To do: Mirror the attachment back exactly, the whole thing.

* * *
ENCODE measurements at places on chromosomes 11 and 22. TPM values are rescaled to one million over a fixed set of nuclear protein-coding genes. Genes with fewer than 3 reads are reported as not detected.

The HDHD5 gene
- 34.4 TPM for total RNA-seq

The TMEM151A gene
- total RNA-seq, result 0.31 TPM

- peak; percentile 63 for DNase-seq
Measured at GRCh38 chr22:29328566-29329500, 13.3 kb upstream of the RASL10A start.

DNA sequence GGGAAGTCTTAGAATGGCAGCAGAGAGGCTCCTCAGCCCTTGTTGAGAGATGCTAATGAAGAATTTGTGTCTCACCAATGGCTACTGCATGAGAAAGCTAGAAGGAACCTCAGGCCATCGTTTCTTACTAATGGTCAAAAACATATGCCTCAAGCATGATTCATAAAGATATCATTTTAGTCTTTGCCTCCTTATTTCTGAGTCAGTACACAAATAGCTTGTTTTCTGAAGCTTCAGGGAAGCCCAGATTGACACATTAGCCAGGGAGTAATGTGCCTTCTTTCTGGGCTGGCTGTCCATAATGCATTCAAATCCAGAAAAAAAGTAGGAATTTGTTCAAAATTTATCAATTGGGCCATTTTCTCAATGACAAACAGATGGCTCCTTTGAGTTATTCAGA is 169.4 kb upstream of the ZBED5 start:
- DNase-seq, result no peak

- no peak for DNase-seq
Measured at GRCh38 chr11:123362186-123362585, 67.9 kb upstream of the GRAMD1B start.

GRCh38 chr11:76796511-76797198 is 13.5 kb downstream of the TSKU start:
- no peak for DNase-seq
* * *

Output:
ENCODE measurements at places on chromosomes 11 and 22. TPM values are rescaled to one million over a fixed set of nuclear protein-coding genes. Genes with fewer than 3 reads are reported as not detected.

The HDHD5 gene
- 34.4 TPM for total RNA-seq

The TMEM151A gene
- total RNA-seq, result 0.31 TPM

- peak; percentile 63 for DNase-seq
Measured at GRCh38 chr22:29328566-29329500, 13.3 kb upstream of the RASL10A start.

DNA sequence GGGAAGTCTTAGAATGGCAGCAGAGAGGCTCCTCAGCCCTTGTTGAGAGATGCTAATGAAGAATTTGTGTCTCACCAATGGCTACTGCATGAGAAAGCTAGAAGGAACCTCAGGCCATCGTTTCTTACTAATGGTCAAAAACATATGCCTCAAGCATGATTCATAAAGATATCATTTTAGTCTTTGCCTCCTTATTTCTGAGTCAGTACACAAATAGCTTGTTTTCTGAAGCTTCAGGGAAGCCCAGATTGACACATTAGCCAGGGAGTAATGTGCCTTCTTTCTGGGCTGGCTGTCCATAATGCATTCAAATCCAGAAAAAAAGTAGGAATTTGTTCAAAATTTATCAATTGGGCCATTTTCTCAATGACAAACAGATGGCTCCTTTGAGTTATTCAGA is 169.4 kb upstream of the ZBED5 start:
- DNase-seq, result no peak

- no peak for DNase-seq
Measured at GRCh38 chr11:123362186-123362585, 67.9 kb upstream of the GRAMD1B start.

GRCh38 chr11:76796511-76797198 is 13.5 kb downstream of the TSKU start:
- no peak for DNase-seq